Today we are going to look at bird masks by Crisencio, beginning with a Rooster and a Hen that date to 2004. Here is the Rooster.
There is no forehead cross and no place for a cross.
This mask is 11 inches tall, 5¼ inches wide, and 6 inches deep.
The comb has some damage.
Here is the hen.
As with the rooster, this mask has no place for a forehead cross.
This mask is 8 inches tall, 5½ inches wide, and 3½ inches deep.
This is my tag. I usually remove the tag to provide a cleaner view of the back.
Next is a colorful Parrot Pascola mask
There is no forehead cross, but there is an interesting feathered crest carved in relief on the brow.
There are many colors.
One finds no sign of a chin cross.
This mask is 8 inches tall, 5½ inches wide, and 4¼ inches deep.
The back is typical for this carver, and unstained from use.
One might think that the next mask portrays an eagle, but the tag states that this is another parrot.
This one has a forehead cross.
This is a dramatic profile.
This parrot has a forehead cross.
This mask is 7 inches tall, 5½ inches wide, and 3¾ inches deep.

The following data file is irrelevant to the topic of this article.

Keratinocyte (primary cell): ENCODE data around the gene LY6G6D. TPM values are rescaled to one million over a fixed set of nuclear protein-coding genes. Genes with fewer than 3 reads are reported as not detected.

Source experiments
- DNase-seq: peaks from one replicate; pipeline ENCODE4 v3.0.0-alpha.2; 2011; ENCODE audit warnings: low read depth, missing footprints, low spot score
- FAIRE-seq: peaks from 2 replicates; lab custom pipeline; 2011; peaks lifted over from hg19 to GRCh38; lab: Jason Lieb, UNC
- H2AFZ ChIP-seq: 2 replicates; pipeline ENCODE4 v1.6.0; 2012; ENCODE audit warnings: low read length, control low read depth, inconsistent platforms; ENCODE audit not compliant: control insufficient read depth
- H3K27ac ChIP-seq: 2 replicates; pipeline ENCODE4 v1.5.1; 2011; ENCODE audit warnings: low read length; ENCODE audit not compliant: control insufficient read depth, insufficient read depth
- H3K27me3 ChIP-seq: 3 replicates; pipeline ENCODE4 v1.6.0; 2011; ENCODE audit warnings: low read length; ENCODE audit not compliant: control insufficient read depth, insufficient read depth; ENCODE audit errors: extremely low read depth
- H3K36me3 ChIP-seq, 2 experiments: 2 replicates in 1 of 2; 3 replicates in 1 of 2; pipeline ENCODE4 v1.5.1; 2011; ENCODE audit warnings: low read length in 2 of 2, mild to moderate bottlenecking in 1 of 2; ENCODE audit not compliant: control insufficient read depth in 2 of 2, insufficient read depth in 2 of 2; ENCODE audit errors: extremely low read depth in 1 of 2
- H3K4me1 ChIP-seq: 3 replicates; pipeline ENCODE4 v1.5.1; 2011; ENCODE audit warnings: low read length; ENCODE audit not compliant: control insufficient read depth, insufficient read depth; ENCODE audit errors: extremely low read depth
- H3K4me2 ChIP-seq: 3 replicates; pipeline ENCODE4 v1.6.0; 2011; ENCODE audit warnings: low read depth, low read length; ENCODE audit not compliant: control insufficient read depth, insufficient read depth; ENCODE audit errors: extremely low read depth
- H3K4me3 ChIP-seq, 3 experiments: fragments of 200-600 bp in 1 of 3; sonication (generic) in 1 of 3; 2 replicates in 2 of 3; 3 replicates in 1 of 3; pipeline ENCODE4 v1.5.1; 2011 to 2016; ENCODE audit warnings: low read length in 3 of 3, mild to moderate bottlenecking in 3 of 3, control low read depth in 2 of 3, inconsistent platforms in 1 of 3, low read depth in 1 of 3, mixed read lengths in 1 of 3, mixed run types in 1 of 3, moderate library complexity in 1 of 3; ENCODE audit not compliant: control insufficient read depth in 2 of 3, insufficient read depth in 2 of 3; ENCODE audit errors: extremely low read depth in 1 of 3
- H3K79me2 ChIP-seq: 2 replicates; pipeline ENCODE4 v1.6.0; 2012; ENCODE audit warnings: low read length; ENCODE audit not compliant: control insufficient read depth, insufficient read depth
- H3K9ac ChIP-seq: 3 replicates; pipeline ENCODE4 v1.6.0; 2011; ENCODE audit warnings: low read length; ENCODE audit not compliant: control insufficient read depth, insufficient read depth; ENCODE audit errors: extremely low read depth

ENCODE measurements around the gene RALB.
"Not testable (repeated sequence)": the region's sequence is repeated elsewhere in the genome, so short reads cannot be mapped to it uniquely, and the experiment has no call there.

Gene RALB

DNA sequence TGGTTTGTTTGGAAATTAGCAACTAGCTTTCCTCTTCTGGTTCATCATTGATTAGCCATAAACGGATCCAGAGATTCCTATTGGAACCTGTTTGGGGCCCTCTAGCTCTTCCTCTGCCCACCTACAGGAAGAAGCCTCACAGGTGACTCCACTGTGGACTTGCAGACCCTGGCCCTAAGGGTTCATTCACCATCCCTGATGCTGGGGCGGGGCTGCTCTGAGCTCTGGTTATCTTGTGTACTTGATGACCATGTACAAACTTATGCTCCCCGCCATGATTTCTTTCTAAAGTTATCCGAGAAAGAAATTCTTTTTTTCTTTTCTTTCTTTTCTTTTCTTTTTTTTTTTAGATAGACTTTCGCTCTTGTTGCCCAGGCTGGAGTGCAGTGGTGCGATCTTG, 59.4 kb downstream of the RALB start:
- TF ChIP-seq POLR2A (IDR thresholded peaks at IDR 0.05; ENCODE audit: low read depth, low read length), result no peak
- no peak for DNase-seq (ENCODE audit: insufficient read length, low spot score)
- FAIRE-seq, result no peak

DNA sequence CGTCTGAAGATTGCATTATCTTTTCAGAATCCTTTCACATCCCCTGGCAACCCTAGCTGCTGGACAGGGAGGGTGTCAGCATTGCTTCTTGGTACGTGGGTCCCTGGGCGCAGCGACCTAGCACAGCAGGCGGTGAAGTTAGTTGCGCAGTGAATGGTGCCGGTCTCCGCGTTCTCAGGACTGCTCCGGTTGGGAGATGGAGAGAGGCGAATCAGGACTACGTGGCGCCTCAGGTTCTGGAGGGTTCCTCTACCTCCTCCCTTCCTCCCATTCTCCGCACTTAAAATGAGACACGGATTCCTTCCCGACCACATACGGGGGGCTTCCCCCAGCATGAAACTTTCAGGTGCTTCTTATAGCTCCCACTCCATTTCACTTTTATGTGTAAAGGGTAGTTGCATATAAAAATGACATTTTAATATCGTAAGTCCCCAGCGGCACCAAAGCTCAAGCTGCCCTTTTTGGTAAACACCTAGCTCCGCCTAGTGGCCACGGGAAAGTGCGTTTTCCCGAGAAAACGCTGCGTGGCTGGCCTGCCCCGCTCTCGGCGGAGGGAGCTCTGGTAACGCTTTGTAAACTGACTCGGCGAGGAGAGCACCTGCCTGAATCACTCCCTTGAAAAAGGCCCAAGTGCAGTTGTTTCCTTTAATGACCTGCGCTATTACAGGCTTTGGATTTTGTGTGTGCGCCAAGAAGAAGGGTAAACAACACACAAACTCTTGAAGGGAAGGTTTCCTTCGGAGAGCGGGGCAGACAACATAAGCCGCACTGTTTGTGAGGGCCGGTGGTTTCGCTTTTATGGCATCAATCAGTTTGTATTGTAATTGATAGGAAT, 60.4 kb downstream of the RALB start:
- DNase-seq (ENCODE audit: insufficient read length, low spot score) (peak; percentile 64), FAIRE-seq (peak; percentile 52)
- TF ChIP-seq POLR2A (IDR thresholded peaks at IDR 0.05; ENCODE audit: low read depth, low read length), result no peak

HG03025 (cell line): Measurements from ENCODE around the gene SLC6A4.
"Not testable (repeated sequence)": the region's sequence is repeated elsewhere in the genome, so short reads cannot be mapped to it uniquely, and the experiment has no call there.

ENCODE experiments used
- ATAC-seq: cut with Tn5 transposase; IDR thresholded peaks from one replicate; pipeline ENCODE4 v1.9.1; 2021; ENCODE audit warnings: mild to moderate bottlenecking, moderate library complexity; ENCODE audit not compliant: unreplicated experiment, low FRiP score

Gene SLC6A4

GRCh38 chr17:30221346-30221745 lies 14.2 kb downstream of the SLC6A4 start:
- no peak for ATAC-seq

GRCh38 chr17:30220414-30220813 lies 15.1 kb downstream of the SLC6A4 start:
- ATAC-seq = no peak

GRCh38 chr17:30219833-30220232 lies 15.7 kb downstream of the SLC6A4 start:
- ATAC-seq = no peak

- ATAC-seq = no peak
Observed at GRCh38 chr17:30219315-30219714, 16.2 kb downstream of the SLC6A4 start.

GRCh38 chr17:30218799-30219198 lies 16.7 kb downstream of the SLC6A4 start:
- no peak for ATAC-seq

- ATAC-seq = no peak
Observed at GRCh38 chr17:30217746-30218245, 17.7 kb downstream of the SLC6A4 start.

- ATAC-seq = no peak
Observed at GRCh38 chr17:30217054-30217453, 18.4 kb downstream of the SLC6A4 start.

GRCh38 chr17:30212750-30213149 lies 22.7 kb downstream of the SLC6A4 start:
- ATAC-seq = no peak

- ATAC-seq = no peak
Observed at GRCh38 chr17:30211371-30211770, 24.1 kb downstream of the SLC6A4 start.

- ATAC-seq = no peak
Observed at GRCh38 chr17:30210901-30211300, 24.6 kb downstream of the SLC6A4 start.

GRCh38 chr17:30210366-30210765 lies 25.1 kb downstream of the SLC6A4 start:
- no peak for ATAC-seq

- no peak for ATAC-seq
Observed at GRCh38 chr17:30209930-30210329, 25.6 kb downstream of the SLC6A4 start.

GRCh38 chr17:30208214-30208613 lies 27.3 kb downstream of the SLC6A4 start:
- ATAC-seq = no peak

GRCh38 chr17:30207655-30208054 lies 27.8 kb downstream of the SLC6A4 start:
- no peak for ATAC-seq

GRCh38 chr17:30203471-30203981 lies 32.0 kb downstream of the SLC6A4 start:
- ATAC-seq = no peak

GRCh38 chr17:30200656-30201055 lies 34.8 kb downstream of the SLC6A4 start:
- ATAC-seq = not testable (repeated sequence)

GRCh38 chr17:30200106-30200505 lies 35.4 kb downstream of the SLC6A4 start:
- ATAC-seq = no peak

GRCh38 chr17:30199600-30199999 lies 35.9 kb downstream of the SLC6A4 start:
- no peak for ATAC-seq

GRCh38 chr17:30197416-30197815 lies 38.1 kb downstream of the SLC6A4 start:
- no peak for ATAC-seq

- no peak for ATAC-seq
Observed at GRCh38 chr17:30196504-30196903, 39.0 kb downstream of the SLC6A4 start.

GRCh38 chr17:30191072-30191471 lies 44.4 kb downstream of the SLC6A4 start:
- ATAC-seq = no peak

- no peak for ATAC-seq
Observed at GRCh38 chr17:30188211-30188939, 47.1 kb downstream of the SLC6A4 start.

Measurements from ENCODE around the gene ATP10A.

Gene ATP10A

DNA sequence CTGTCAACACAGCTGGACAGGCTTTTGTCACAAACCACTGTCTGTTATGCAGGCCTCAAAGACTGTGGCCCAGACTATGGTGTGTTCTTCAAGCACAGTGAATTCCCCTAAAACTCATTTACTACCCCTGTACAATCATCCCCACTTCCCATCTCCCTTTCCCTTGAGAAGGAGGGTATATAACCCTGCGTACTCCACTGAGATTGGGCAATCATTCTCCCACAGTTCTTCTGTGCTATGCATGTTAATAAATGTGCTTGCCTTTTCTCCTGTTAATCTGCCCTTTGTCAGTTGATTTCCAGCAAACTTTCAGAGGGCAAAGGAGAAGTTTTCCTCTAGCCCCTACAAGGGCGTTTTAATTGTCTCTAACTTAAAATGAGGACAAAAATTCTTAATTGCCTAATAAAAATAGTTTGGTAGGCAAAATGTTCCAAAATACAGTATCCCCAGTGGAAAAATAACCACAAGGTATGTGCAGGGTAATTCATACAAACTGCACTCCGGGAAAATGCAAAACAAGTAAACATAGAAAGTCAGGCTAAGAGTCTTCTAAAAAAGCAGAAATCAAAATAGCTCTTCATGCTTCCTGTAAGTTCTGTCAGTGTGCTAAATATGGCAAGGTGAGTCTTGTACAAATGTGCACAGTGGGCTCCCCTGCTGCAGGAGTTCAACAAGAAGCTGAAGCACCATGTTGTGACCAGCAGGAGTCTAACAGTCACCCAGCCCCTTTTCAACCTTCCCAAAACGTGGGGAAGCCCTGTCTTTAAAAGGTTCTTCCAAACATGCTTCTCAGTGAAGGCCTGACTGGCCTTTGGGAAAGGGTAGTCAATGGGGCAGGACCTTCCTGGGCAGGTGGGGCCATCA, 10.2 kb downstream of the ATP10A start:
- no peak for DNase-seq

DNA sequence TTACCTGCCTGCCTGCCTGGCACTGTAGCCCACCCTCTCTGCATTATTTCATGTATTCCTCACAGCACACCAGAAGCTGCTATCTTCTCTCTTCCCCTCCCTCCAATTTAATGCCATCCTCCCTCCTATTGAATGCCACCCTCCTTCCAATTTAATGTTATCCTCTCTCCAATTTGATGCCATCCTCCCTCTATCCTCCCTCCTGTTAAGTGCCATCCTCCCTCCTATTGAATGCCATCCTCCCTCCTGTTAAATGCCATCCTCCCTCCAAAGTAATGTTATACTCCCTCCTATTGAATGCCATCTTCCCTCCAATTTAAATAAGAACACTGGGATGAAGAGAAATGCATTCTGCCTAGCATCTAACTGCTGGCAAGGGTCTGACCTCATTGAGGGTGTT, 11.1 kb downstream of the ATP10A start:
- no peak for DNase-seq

The back meets Crisencio’s usual standard.
This large wood duck dates to 2006.
It has no forehead cross.
The wood has split in the middle of the forehead. Occasionally Crisencio carved with wood that had not been given enough time to cure. Maybe that was the cause of this split. Such splits are rare for his masks.
There are no crosses.
This mask is 8 inches tall, 5½ inches wide, and 5¼ inches deep.
The back is unstained.
Now we will compare two more ducks. The smaller one dates to 2008 while the larger one with the bright yellow bill was carved in 2010.
When Tom Kolaz purchased the larger mask from Crisencio in 2010, Crisencio informed Tom that this mask depicts a duck that lives in the trees along the banks of the Rio Yaqui.
There is no forehead cross on this larger duck. The rim design depicts feathers.
This mask is 8¼ inches tall, 5½ inches wide, and 3 inches deep.
The back is unstained.
Te smaller duck follows.
The smaller duck does have a forehead cross.
Slits under the eyes, which are very difficult to see, permit vision for the wearer.
This duck has a typical forehead cross for this carver, and a scalloped rim.
There is a silly expression.
This mask is 7½ inches tall, 5½ inches wide, and 3 inches deep.
We see the usual back.
Next week I will show children’s masks by Crisencio.